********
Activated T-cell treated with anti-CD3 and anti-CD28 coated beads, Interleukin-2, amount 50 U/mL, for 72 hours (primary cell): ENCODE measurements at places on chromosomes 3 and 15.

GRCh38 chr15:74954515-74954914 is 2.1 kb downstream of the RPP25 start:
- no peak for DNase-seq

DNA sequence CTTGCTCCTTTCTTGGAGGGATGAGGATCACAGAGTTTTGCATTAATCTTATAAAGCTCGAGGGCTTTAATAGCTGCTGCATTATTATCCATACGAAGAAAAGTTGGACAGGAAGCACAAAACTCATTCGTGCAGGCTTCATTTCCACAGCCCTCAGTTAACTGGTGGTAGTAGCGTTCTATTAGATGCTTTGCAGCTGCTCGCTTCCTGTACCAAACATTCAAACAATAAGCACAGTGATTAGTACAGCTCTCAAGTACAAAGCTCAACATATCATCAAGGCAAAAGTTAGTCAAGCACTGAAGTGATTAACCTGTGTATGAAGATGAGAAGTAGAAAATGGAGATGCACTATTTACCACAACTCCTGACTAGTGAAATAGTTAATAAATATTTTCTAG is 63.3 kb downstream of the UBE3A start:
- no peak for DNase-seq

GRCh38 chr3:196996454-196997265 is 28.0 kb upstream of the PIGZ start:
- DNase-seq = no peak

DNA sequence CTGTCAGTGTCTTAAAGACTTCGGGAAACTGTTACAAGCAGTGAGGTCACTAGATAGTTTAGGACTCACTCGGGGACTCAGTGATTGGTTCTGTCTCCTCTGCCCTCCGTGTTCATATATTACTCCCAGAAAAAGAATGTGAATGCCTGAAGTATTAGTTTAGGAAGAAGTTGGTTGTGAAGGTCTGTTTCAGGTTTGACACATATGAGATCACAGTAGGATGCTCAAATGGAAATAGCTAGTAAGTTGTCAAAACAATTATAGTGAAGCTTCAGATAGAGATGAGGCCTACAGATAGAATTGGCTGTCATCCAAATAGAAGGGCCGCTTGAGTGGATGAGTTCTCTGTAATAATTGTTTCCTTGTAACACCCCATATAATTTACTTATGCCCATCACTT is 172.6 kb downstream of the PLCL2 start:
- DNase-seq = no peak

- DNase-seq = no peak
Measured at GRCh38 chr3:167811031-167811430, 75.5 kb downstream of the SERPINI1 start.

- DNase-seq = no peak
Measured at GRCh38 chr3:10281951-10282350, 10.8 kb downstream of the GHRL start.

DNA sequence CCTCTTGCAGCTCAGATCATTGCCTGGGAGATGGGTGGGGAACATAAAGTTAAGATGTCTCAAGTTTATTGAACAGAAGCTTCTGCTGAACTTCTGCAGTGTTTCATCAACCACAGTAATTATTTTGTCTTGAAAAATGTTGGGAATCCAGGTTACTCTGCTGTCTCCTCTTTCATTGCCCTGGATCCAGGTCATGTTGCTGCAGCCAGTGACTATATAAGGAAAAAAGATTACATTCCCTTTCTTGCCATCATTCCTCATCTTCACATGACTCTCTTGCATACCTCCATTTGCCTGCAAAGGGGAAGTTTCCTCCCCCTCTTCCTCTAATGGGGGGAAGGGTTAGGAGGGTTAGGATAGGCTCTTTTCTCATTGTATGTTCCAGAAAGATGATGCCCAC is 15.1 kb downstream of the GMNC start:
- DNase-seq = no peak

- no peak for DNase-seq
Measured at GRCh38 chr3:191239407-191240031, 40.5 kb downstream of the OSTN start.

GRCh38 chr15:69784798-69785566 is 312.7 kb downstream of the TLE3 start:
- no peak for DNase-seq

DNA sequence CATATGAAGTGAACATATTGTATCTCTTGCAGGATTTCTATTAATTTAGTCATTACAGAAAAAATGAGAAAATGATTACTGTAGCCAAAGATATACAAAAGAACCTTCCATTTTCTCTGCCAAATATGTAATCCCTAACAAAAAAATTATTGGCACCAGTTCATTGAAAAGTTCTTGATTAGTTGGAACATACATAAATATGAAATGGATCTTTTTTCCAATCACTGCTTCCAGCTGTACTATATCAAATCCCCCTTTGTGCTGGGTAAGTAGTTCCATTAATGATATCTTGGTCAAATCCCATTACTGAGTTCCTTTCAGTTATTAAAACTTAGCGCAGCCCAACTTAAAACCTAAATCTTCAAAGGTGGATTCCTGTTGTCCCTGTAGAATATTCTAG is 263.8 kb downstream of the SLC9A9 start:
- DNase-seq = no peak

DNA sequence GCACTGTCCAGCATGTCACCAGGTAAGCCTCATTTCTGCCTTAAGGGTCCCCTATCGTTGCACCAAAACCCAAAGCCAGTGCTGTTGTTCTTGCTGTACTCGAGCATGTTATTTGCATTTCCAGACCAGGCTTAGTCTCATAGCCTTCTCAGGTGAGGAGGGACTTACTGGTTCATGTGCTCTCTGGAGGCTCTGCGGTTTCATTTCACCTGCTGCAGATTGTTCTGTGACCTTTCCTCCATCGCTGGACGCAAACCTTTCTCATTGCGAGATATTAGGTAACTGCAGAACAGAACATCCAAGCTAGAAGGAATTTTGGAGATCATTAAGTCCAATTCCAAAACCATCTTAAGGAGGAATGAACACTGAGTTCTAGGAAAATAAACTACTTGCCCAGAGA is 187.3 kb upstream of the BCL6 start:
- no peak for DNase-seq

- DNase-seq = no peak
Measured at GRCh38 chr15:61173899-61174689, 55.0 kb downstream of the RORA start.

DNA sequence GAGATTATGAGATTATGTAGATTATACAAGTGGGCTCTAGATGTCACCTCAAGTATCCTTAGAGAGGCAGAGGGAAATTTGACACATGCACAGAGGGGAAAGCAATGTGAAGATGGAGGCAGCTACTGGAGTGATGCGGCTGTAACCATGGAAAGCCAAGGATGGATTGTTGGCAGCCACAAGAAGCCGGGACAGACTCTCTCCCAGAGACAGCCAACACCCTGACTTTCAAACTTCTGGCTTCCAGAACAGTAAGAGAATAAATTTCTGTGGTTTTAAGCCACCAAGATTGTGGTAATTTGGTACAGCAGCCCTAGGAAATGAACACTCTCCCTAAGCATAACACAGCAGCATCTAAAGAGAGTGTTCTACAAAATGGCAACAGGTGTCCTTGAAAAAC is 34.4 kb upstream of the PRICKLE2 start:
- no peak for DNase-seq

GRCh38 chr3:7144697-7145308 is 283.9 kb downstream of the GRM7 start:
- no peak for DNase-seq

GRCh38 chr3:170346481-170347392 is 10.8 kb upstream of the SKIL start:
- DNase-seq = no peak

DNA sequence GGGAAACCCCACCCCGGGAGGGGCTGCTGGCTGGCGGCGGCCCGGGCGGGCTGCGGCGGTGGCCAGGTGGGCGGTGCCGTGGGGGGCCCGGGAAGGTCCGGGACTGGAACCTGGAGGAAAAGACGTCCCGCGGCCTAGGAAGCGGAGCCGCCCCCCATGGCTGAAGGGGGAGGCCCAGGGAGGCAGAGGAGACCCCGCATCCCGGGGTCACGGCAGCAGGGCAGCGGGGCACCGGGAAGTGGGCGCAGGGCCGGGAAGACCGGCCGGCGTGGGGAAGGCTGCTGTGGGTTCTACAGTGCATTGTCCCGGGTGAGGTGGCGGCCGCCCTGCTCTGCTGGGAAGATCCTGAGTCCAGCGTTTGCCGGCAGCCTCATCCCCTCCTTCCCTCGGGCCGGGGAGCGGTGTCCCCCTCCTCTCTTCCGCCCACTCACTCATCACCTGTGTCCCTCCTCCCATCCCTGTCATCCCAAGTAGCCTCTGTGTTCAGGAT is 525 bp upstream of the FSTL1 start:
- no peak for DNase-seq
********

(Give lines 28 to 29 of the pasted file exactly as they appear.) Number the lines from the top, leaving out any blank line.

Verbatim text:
GRCh38 chr3:7144697-7145308 is 283.9 kb downstream of the GRM7 start:
- no peak for DNase-seq